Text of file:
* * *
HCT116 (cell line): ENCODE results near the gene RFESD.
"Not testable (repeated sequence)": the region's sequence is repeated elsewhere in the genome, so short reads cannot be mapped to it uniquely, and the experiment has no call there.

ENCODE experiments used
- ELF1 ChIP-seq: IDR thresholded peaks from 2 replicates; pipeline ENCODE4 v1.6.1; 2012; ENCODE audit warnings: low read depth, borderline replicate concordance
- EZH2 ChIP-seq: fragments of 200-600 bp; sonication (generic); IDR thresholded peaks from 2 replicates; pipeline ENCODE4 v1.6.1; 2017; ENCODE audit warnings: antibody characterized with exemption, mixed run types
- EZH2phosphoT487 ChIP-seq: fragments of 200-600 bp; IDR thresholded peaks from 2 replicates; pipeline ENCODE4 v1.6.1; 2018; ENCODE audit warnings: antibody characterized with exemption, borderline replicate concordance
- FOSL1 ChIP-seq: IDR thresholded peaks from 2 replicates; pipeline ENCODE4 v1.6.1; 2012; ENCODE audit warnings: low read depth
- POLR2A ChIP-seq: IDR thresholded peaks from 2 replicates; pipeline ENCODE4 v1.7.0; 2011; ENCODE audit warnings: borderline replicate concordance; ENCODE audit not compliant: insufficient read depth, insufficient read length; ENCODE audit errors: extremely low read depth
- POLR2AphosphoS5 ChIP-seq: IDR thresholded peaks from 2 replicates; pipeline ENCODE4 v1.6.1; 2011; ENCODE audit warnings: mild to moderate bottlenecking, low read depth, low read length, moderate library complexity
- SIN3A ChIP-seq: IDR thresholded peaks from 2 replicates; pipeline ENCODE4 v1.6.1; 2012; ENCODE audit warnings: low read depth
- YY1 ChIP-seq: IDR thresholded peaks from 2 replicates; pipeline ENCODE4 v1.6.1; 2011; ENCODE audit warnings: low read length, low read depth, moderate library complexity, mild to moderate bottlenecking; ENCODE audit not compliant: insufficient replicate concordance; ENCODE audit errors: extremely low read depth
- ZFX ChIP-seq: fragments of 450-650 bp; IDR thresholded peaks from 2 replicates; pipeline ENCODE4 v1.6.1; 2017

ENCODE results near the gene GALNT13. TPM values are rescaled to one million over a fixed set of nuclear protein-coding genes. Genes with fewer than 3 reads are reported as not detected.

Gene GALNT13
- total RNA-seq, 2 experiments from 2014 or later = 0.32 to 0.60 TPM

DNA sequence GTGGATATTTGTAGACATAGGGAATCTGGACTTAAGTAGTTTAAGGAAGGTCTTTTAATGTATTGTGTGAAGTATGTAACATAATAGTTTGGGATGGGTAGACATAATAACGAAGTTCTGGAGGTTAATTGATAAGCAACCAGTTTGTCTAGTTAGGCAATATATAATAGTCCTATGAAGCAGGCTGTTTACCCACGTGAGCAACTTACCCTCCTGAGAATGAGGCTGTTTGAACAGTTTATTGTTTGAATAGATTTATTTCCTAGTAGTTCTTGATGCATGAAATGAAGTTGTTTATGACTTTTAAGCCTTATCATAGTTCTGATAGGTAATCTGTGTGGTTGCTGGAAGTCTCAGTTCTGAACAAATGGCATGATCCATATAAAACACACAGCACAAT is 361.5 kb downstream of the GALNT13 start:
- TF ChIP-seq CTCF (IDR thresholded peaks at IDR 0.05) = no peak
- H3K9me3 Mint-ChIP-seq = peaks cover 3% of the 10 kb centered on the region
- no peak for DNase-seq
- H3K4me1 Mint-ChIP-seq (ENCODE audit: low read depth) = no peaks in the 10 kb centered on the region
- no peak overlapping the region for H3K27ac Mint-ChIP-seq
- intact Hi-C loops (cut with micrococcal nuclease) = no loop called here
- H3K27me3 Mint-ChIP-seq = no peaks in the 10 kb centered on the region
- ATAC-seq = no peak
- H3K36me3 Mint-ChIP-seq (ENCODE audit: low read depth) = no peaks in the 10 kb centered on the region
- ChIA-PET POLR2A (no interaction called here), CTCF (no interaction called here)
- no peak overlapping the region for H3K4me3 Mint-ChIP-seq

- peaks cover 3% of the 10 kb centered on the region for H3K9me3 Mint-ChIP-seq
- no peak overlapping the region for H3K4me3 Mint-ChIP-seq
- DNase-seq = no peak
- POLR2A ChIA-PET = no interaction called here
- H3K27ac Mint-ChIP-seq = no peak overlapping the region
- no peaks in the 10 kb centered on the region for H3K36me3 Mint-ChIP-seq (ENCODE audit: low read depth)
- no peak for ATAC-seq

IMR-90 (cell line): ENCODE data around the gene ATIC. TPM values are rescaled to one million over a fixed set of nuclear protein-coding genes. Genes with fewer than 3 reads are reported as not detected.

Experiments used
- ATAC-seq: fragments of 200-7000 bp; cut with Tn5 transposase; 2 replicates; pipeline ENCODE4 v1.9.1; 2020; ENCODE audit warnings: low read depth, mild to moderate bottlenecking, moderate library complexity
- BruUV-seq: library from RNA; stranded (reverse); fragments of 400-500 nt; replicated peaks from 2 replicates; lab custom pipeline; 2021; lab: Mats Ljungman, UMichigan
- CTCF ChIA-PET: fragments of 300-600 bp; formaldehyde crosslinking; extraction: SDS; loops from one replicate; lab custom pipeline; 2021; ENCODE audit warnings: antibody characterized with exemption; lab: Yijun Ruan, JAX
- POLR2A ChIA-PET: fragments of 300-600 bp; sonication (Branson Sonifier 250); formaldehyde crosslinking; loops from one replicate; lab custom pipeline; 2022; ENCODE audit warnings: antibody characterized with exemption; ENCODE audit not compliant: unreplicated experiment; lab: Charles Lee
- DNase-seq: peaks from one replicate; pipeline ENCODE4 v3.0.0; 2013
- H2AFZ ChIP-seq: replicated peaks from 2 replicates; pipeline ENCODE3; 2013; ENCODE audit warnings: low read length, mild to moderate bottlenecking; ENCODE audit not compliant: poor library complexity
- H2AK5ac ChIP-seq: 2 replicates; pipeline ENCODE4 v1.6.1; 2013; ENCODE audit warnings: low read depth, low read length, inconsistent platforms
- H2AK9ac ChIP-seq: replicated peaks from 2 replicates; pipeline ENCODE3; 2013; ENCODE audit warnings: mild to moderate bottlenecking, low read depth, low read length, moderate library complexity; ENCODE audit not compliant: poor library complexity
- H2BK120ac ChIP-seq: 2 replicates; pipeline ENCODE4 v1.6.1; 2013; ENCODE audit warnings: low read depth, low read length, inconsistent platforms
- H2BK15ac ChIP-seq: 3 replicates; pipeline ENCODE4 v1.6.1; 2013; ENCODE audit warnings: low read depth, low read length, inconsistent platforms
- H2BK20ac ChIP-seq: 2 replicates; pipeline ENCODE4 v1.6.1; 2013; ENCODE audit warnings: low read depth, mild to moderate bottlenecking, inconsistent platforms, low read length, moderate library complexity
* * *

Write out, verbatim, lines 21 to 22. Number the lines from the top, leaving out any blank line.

- no peak overlapping the region for H3K27ac Mint-ChIP-seq
- intact Hi-C loops (cut with micrococcal nuclease) = no loop called here